enough to realize that heavy-handed opportunism is simply “out of order”. This
    US presidential election year represents an opportunity for the two major political
    parties to declare unequivocal commitment to constructive socioeconomic engagement between
    nations. This is particularly true in the case of Latin America.

    Until recently, North American media seemed conditioned to represent Latin America in
    superficial ways, or only to focus on nations south of the border when the news was bad.
    The caricatured film roles of Carmen Miranda may have reflected North American perceptions
    that even Brazil was not to be taken seriously, or the fact that provincial North America
    was unprepared to understand the full breadth of Latin American sociopolitical and
    cultural dimensions. And, particularly after the Arbenz incident, virtually all news
    coming out of Latin America was negative.

    We all remember the Cuban Missile Crisis, the excesses of Peron in Argentina, the
    “disappeared-ones” of Chile, and Iran-Contra with its connections to conflicts
    in El Salvador and Nicaragua. And then there was “shining path” in Peru, Jim
    Jones in Guyana, the drug lords of Columbia, corruption in Mexico, runaway inflation in
    Brazil, Noriega in Panama and Venezuelan support for the OPEC oil embargo. There was bad
    news in Europe and Asia too, but reporting of events in Europe and Asia was more balanced.
    Ancestral origins, two World Wars and direct economic competition had galvanized North
    American attentions to the west and to the east.
    The shifting sands of immigration and economic development are demanding that we, North
    Americans, redirect our gaze with a new sense of reference. The largest single ethnic
    group in the United States is projected to be Latin American by the year 2050. Now is the
    time for the United States and its citizens to turn their attentions toward their long
    neglected hemispheric partners. Note the word partners. The Democratic and Republican
    parties, and most particularly their presidential candidates, should without further delay
    issue clear public statements affirming that Latin America will be given no less attention
    and/or consideration than other regions of the world. Brazil, representing half the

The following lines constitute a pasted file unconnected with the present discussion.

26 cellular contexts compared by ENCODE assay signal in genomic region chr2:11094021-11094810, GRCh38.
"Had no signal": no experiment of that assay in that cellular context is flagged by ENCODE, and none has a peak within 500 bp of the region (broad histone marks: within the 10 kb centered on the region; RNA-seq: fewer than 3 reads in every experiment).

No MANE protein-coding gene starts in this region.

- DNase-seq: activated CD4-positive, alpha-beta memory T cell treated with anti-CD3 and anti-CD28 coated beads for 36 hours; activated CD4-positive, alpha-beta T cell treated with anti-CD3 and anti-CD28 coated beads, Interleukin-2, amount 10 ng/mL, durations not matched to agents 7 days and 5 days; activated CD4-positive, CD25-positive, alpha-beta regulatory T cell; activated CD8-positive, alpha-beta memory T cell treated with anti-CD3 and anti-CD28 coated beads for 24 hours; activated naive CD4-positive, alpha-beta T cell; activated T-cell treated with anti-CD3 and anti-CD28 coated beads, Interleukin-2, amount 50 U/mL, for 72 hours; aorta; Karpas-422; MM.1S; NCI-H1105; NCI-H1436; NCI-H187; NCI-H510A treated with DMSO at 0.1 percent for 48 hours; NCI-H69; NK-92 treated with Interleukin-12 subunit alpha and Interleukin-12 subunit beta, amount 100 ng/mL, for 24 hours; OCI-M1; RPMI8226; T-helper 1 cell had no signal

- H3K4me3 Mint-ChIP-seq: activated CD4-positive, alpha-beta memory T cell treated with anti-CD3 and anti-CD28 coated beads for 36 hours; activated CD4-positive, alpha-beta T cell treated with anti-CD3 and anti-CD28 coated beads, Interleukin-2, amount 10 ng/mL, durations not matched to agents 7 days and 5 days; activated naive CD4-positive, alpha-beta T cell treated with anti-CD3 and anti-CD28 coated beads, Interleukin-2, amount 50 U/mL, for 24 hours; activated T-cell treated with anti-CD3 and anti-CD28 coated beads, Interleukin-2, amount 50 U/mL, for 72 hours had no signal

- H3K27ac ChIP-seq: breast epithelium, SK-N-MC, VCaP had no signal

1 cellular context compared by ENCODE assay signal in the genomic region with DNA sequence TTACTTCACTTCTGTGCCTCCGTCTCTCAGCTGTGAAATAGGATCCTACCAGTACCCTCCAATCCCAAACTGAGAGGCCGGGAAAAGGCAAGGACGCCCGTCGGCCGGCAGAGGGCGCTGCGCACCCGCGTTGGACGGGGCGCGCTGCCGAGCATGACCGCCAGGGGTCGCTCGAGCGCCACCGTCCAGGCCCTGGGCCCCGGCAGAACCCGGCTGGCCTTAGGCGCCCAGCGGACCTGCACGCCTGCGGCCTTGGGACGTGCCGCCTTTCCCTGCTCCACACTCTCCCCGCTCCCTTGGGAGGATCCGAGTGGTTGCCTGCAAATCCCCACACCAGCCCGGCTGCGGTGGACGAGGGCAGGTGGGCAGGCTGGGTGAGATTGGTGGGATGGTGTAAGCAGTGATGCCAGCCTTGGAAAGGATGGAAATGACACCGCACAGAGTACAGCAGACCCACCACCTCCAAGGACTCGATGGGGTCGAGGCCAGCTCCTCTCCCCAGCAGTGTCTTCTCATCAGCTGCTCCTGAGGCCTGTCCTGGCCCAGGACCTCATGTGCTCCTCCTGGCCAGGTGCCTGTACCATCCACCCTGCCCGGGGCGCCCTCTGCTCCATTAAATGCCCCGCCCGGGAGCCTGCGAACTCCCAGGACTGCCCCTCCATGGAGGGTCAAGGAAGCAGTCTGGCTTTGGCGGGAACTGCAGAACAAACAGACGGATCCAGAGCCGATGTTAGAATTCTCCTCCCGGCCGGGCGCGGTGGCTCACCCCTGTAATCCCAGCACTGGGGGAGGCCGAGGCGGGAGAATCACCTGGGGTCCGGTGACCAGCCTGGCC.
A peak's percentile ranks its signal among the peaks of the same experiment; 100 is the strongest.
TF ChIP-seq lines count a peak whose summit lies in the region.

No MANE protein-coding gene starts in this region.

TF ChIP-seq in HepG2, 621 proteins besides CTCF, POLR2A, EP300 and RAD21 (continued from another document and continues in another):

territory and population of South America, should get much of that attention. Hasn’t
    the time come for serious new initiatives to ameliorate past suspicions and foster mutual

    Not since the founding of the Peace Corps have US citizens applied their generous
    spirit to formalize and sustain large scale international “constructive social
    engagement”. The two major party presidential candidates, George Bush and Al Gore,
    should each consider establishing a “Citizens Diplomatic Corps for Latin
    America”. Goodwill between nations ultimately depends on understanding; and ownership
    of understanding cannot be reliably secured without participation. Ownership of
    understanding is any nation’s best defense against racism, bigotry and associated

    The next administration, whether Democratic or Republican, should be urged to enter
    office with a plan for sending citizens to, or exchanging citizens with, receptive other
    nations in the Western Hemisphere. If government can allocate taxpayer dollars to fund
    congressional “junkets”, then surely there are funds enough to subsidize the
    annual participation of 200 good citizens, 4 from each state, to begin cementing better
    relations between the United States and Latin America. A transformation of relations
    between the world’s industrial leader and its developing cousins is long overdue.

    The fundamental key to transformation involving multiple parties is cooperation. Let us
    all resolve between nations of the New World to begin to work together now for a better
    future. Let’s talk about it with our families and friends. Let’s encourage our
    congressmen and senators to support the idea of a Citizens Diplomatic Corps for Latin
    America. And let’s challenge our presidential candidates to answer the call.